It is up to Charles Prentice, Frank’s brother, to peel away the onionlike layers of denial and deceit which hide the rather ugly truth about this seaside idyll, its residents, and the horrific crime which brought him here. But as is usually the case in a J.G. Ballard book, the truth comes with a price tag attached, and likely without any easing of discomfort for his principal characters.
Cocaine Nights marks a partial return on Ballard’s part to the provocative, highly-successful mid-career methodology employed in novels such as Crash and High Rise: after establishing himself as a science fiction guru in the 1960s, Ballard stylistically shifted gears towards an unnerving, futuristic variant on social realism in the 1970s. Both Crash and High Rise were what-if novels, posing questions as to what the likely results would be if our collective fascination with such things as speed, violence, status, power, and sex were carried just a little bit further: How insane, how brutal could our world become if we really cut loose?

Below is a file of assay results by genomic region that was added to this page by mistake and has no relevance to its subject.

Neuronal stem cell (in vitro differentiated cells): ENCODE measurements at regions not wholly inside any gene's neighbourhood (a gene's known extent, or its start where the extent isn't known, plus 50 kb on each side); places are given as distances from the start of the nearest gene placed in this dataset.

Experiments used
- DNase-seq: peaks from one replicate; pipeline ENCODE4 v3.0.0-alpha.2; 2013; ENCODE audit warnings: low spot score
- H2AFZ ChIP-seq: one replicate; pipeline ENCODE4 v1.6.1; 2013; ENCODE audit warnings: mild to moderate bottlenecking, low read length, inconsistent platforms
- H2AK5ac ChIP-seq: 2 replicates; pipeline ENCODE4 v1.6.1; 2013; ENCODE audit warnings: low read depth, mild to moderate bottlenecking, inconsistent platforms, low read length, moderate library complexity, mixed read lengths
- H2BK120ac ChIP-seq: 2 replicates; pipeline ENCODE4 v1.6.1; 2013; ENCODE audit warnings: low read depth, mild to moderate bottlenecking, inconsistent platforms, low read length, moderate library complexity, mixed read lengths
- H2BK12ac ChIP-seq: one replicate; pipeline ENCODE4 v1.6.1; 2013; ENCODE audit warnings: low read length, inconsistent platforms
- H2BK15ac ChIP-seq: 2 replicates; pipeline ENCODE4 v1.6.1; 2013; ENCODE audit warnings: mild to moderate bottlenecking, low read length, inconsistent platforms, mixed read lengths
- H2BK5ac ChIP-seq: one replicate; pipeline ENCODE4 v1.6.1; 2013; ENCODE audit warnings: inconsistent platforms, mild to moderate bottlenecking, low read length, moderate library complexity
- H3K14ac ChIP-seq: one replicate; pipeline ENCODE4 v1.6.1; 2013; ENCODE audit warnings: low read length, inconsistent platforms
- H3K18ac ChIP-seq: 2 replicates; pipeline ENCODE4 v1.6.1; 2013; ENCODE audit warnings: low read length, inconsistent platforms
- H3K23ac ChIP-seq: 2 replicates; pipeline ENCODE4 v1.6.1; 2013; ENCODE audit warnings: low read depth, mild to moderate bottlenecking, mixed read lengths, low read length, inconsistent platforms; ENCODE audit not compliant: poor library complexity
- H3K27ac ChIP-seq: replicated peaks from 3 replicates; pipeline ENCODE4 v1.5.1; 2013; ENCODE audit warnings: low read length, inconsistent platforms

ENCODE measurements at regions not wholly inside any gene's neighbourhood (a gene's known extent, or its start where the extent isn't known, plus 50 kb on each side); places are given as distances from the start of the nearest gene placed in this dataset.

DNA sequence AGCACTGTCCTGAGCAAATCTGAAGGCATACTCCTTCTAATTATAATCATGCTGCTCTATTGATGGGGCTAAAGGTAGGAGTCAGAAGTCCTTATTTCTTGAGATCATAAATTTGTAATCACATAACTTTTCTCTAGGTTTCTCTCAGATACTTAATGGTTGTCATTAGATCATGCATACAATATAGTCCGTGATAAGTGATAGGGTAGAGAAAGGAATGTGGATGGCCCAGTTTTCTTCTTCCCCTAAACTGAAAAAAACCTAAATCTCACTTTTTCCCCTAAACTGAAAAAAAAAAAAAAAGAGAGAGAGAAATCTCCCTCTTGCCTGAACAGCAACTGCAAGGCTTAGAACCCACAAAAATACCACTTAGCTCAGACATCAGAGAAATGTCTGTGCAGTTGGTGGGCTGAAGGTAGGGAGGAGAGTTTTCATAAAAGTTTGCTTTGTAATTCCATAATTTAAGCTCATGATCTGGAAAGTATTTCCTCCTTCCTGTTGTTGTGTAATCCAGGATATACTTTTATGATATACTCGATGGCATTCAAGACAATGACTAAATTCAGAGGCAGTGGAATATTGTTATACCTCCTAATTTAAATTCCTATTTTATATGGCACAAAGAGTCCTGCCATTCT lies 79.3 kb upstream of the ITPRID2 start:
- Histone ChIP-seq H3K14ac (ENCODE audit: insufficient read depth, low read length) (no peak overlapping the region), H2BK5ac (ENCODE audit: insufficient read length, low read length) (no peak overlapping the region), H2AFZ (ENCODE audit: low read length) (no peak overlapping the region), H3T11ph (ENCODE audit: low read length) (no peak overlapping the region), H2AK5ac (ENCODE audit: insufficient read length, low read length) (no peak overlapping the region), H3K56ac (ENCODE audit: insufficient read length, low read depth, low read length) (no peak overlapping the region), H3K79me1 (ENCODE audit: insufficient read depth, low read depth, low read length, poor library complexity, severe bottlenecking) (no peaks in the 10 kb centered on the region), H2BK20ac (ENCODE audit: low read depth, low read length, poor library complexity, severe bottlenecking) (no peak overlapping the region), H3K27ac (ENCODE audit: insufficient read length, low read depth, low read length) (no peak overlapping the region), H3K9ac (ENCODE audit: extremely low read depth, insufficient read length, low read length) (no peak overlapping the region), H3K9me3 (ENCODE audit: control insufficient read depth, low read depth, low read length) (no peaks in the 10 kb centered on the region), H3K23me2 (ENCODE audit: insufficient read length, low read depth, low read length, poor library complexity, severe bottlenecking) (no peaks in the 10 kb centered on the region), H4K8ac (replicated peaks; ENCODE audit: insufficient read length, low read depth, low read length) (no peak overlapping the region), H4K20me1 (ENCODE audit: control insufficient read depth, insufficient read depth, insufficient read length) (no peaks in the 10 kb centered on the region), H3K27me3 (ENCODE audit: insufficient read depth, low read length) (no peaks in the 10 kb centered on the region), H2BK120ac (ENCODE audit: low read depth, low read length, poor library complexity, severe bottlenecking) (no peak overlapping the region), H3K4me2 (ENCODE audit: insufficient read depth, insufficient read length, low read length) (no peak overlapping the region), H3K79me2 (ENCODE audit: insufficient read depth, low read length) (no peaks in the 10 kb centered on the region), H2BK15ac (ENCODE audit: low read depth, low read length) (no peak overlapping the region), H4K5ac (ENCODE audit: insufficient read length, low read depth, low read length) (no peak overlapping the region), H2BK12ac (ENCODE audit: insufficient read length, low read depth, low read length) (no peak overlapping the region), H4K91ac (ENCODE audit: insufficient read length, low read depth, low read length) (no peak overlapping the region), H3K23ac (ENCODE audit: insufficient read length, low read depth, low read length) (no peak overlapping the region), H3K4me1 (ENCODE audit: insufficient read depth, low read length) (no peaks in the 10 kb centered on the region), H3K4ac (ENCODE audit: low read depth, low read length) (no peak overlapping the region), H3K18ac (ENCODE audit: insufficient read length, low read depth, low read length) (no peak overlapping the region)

Cocaine Nights asks a question better suited to the ’90s, the age of gated communities and infrared home security systems: Does absolute security guarantee isolation and cultural death? Conversely, is a measure of crime an essential ingredient in a vibrant, living, properly functioning social system? Is it true, as a character asserts, that “Crime and creativity go together, always have done,” and that “total security is a disease of deprivation”? Suffice to say that the answers presented in Nights will be anathema to moral absolutists; the world of Ballard’s fiction, like life in the hyperkinetic, relativistic 1990s, abounds with uncomfortable grey areas.
On the surface, Cocaine Nights is a whodunit and a race against time, but as it proceeds – and as preconceived conceptions of good and evil begin to dissolve – it evolves into a thoughtful, faintly frightening look at under-examined aspects of 1990s western society. As is his wont, Ballard confronts his readers with some faintly outlandish hypotheses unlikely to be embraced by many, but which nonetheless serve to provoke both thought and a bit of paranoia; it’s a method that Ballard has developed and refined on his own, and as usual, it propels his novel along marvellously.